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Does this mean that Oscar's only going to come once every four years?

The Academy of Motion Picture Arts and Sciences has followed through with plans to move up the date of the Academy Awards from March to February, beginning with the 2004 Oscarcast--which is now slated for February 29, 2004, aka Leap Day.

The Academy had been contemplating the move for several weeks, believing that by pushing up the Oscar date by a month, the show would draw better ratings and the oft-contentious campaigning would be toned down.

According to Daily Variety, the Academy made the move after locking down the Kodak Theater (the ceremony's new Hollywood home) and getting approval from ABC, which broadcasts the Academy Awards and would have to juggle its schedule to accommodate the new date.

Bruce Davis, the executive director of the Motion Picture Academy, tells Variety the move is "an experiment worth trying."

The nominations, which are traditionally announced in mid-February, will likely be moved up a month.

Academy spokesman John Pavlick says an official announcement is forthcoming, but that it's just a formality. He adds that the move isn't necessarily permanent, however.

"It would be a two-year trial," says John Pavlick.

Next year's 75th edition of the Academy Awards will go on as scheduled March 23, 2003.

Murmurs of a potential Oscar move first started two weeks ago, with the Academy's board of governors citing several reasons.

First, an earlier date would get a jump on other award shows that leech off the Oscars. The Academy fears the golden guy might have lost some of his luster since upstart rivals like the Golden Globes, the SAG Awards, the AFI Awards, the Broadcast Film Critics Association's Critics Choice Awards and even the British Academy of Film and Television Awards all their festivities before the Academy Awards, rendering the Oscars somewhat anticlimactic. (Although officials concede the Oscar move will likely create a domino effect, with the copycats rejiggering their calendar, too.)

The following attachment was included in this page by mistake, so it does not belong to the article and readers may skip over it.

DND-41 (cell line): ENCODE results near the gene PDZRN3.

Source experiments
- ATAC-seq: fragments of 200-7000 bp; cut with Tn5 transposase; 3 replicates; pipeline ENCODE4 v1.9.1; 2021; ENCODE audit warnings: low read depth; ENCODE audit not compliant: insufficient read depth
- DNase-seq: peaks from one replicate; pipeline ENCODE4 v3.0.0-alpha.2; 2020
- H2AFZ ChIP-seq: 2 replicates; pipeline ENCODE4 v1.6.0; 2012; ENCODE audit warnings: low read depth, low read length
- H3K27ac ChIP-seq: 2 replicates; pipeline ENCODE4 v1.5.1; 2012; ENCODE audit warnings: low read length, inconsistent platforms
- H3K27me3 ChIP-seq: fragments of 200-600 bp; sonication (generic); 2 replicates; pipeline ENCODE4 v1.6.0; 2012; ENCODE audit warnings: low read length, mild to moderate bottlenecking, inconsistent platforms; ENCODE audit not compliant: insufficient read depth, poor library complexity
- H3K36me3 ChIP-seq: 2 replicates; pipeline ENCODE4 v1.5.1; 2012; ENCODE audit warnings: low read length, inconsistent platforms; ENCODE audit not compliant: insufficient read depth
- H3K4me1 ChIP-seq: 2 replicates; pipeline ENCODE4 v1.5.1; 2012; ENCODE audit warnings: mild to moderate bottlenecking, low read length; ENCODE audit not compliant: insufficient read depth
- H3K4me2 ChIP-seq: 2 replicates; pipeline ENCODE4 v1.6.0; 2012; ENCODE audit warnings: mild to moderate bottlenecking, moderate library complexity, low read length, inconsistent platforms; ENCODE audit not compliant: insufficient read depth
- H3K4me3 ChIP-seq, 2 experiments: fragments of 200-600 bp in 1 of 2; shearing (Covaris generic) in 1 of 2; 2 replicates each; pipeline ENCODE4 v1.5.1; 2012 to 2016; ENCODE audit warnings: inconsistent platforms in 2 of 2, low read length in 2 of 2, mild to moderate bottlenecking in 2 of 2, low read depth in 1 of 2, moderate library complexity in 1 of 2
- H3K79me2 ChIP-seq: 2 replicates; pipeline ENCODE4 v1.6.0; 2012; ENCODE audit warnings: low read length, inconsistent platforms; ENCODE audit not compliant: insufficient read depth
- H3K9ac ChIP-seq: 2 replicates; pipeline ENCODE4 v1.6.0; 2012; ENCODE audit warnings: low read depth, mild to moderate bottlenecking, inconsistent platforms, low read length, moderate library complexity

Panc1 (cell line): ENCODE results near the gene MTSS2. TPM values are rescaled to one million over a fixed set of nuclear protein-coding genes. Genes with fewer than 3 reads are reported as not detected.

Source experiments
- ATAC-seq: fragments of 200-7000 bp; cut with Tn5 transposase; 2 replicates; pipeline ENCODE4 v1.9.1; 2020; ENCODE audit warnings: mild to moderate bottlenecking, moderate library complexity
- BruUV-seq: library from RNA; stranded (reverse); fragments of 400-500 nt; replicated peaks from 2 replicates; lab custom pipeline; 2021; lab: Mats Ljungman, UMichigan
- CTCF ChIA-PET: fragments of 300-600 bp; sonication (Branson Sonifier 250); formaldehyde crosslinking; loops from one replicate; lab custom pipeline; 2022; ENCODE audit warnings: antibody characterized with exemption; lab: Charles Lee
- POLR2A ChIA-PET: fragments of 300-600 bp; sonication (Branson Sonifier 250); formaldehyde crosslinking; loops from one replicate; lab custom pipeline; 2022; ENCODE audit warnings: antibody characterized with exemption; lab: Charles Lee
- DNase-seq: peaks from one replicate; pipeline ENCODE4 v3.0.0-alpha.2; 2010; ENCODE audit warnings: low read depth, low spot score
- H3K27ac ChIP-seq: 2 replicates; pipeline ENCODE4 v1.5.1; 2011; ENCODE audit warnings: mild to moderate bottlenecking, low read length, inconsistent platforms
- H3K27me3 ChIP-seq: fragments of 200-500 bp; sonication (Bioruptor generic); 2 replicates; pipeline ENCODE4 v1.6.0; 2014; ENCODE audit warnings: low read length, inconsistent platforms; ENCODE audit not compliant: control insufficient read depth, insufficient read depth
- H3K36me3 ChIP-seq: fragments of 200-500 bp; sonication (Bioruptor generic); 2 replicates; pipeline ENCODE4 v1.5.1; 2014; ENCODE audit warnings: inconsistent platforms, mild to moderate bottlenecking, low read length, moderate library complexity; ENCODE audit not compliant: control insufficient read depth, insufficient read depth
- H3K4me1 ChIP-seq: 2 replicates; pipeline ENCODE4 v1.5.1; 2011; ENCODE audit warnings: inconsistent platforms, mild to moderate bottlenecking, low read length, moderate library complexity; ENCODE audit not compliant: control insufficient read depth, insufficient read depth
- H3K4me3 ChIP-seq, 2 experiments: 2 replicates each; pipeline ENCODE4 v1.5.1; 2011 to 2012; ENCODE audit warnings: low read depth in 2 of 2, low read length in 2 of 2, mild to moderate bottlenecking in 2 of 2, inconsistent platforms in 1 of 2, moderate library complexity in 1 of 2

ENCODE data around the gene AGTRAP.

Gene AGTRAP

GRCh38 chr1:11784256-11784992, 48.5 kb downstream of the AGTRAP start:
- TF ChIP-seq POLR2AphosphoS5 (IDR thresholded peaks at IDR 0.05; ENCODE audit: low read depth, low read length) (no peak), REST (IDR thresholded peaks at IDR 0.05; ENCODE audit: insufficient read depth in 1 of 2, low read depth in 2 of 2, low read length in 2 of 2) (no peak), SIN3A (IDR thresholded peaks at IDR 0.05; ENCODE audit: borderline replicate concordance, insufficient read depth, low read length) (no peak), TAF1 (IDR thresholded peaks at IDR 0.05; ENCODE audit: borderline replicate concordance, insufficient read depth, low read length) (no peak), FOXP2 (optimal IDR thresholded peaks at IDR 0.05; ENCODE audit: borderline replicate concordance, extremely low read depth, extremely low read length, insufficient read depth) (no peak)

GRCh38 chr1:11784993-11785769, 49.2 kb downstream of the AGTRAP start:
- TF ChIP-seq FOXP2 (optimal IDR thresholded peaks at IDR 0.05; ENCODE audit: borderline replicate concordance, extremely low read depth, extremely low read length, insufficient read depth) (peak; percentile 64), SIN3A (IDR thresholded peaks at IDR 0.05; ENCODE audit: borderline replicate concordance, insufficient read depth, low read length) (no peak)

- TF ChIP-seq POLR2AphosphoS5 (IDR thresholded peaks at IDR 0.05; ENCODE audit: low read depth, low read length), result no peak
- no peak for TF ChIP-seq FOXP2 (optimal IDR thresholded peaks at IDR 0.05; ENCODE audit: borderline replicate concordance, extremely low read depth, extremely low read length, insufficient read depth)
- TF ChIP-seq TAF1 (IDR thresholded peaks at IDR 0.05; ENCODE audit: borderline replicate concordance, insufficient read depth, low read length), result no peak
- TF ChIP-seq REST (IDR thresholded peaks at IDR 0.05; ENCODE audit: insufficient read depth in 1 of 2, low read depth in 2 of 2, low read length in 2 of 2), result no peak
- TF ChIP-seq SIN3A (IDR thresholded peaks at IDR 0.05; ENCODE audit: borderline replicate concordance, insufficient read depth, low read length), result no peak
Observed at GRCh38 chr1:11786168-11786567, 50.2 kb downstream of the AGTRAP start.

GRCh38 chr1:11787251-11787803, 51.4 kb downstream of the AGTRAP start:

The move is also seen as a way to juice ratings. This year's Whoopi Goldberg-hosted ceremonies scored the lowest audience for Oscar in more than a decade. "Moving [the show] up might help make the movies fresher...and perhaps people will be a little more excited and tune in," Pavlick explained when the news first surfaced.

Finally, the board has become increaingly concerned about the flood of studio promotional material--from trade ads to videocassette screeners--that all but overwhelms Academy voters between December, the deadline for nominations, and the actual ceremony in March.

Of particular worry is the growing number of smear campaigns (such as the one waged this year against A Beautiful Mind).

"The Academy is hoping [the shortened season] will have some positive impact in reducing the amount of campaigning that goes on," Pavlick said.

Meanwhile, ABC is equally amped about the move. "We're very enthusiastic about the move because we think it's a great thing for the Academy Awards," ABC president Alex Wallau tells Variety. "And whatever's good for the Academy Awards is good for us."

Wallau says if all goes well in 2004, ABC and the Academy could move the date up earlier in February to coincide with the sweeps period, when the networks and their local affiliates pull out all stops to pull in ratings.

Other than the rival award shows, the biggest losers in the Academy date shuffle will likely be the studios. The studios count on a huge box-office boost for nominated films, and now they will have a narrower window to reap the benefits.